I recently met a group of women entrepreneurs in Nizamabad. They come from humble backgrounds, doing all the work traditionally expected of women in their homes, but each of them also runs a small business. They have no real help from their families, nor can they afford the convenience of modern appliances. It is a hard life, and it would be easy to succumb to the drudgery of making ends meet. But what I saw was just the opposite. Their enthusiasm, passion and drive to run their businesses just blew me away. And it’s the same in other small towns I have visited over the last few months.
Their circumstances don’t get in the way of their dreams to make their businesses bigger. Most women I’ve met feel they cannot fail if they have set out to do something on their own. They try to make sure their family responsibilities are not affected but that doesn’t stop them from giving just as much to their own ventures and jobs, no matter how big or small those may be. And yet, there is a sense of guilt I have noticed in most women, including myself, “Am I doing enough for my family? Am I doing enough at my workplace? Am I doing the best I can do for both?”
Here, I would tell women – as I tell myself every single day – that it is okay to be flawed, it is okay to make mistakes, to falter. It’s a thought that women need to internalise first and foremost. Don’t stress because you are being held to somebody else’s world view of what is right and wrong for women to do. Your work speaks for itself.
It’s like IBM CEO Ginni Rometty said recently: “Don’t talk to me about being a woman, judge me for the work I do.”
I relate to this 100 percent. It doesn’t matter if you’re a working professional, or a homemaker, or anything you have chosen to be. It’s what you do that counts. How well you do it, how passionate you are about it, how much more you want to achieve, and what you’re willing to do to achieve your goals.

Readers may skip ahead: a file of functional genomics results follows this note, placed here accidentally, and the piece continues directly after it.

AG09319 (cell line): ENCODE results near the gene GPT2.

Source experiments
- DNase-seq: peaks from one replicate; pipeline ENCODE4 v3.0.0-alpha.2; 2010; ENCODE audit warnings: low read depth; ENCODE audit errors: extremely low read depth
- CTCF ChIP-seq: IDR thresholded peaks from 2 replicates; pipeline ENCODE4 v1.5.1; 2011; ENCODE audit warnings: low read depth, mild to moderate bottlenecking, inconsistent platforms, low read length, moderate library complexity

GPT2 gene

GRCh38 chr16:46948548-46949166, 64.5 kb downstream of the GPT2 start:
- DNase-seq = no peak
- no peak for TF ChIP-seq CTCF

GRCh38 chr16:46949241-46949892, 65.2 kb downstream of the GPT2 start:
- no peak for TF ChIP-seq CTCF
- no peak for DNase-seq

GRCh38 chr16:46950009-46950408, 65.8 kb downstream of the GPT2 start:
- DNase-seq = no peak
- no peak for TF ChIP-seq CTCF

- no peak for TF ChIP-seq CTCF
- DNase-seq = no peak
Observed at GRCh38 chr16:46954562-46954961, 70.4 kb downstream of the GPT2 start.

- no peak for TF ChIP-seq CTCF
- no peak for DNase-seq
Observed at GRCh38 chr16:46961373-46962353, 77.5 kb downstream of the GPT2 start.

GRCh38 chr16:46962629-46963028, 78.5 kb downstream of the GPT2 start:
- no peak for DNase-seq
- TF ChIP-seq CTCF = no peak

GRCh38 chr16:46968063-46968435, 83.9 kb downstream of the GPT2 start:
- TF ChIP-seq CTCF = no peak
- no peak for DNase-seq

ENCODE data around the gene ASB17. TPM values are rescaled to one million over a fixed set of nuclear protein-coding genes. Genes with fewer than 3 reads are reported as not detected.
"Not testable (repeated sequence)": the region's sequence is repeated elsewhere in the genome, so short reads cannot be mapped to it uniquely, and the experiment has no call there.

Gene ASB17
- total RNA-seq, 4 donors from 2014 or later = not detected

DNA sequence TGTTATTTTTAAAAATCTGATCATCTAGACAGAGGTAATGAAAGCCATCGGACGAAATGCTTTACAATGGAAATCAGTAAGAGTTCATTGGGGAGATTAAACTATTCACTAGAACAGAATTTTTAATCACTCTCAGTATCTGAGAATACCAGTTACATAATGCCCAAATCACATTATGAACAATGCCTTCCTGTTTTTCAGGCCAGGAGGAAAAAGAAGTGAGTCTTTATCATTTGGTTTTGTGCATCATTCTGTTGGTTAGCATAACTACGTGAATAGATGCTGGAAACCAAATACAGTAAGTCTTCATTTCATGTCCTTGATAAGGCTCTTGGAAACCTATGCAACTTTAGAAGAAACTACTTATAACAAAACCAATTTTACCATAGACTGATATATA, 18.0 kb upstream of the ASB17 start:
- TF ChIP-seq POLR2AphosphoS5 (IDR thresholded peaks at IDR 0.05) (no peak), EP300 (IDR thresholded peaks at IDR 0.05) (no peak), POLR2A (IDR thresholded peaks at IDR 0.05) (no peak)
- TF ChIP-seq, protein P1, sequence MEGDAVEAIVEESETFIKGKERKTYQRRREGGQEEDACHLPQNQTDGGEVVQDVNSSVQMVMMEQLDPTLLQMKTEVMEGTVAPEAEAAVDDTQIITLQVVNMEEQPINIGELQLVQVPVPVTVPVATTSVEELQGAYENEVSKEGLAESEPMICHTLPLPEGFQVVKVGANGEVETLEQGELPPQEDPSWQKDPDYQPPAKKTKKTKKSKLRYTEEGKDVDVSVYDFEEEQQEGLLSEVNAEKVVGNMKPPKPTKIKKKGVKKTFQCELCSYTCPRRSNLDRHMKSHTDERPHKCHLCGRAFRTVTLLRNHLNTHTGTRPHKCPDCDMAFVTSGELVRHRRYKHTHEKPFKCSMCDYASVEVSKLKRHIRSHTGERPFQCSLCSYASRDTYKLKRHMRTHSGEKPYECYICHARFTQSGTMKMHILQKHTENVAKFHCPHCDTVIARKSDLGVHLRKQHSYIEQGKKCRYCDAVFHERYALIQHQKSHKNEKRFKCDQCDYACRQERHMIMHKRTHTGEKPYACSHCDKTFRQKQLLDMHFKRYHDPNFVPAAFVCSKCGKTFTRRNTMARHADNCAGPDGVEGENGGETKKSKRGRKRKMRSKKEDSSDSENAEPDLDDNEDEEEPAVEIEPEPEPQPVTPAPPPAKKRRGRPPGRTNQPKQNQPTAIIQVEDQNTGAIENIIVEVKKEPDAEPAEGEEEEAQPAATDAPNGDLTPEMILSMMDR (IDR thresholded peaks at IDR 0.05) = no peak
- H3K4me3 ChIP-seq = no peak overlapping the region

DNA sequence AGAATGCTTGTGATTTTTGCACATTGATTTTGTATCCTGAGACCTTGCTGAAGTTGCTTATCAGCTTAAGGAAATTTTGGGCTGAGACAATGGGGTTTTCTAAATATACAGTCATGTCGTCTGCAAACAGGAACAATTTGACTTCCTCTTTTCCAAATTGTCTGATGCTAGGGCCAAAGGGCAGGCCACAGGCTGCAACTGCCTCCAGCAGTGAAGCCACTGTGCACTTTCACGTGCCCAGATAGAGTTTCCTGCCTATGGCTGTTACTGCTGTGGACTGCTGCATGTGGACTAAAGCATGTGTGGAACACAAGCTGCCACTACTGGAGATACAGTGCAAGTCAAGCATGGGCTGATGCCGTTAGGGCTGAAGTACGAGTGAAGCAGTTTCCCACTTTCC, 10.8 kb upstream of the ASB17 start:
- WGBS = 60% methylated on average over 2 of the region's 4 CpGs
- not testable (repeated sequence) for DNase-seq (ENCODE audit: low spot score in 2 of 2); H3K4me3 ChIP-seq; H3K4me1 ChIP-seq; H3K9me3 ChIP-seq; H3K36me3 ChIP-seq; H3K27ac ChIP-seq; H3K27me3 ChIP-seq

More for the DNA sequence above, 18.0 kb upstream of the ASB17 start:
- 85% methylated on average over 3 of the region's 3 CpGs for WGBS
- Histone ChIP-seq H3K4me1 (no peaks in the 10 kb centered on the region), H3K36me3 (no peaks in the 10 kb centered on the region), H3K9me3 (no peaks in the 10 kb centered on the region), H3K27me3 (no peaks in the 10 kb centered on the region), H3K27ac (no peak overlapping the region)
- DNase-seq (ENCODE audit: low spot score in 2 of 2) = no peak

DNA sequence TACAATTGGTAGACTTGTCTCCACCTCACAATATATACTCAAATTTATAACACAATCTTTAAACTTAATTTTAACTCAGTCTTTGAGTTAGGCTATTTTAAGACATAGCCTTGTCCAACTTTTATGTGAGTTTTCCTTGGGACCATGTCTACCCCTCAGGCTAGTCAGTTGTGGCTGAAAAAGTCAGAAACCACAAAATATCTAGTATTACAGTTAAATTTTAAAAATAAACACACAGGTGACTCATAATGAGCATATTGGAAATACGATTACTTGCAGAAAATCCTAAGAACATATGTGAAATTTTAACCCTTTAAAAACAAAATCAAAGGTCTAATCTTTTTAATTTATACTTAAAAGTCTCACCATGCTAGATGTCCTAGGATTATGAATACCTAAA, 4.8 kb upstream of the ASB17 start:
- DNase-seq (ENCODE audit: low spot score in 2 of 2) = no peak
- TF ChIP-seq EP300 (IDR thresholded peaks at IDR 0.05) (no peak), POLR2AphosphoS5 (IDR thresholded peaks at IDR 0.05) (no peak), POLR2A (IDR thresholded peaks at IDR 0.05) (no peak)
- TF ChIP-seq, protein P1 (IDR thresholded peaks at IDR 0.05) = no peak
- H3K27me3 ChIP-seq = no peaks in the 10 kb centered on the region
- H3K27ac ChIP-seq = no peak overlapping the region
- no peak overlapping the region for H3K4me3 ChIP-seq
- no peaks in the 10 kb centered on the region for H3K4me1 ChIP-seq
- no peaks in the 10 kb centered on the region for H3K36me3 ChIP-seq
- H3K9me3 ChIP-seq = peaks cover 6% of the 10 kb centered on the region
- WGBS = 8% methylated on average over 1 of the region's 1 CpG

We don’t speak up. We should.
We compromise because we don’t want to seem argumentative. I ask you, what is the point of shying away from arguing the merits of a case?
We prioritise tasks that are not personal priorities. We need to stop doing something only because it’s what expected of us.
We take on too much because we don’t want to seem lacking in ability. There’s nothing wrong in asking for assistance you need resources to get something done.
We don’t persist because we don’t want to seem pushy. Why? You’re simply trying to get the job done. Push as much as you need to.
We don’t voice our ambitions. Action is the difference between dreams and reality. If nobody knows what you want, how can they help you achieve it?
I could go on. But I’ll stop here for now. Because I’d like each of us to think about these aspects.
We all want a more supportive, more understanding environment, and nicer people to help us achieve our goals. But first, let’s learn to love and appreciate ourselves and accept that we deserve what we want, what we have dreamed of.
I don’t usually quote Walt Disney, but it seems just right here: "All our dreams can come true if we have the courage to pursue them."
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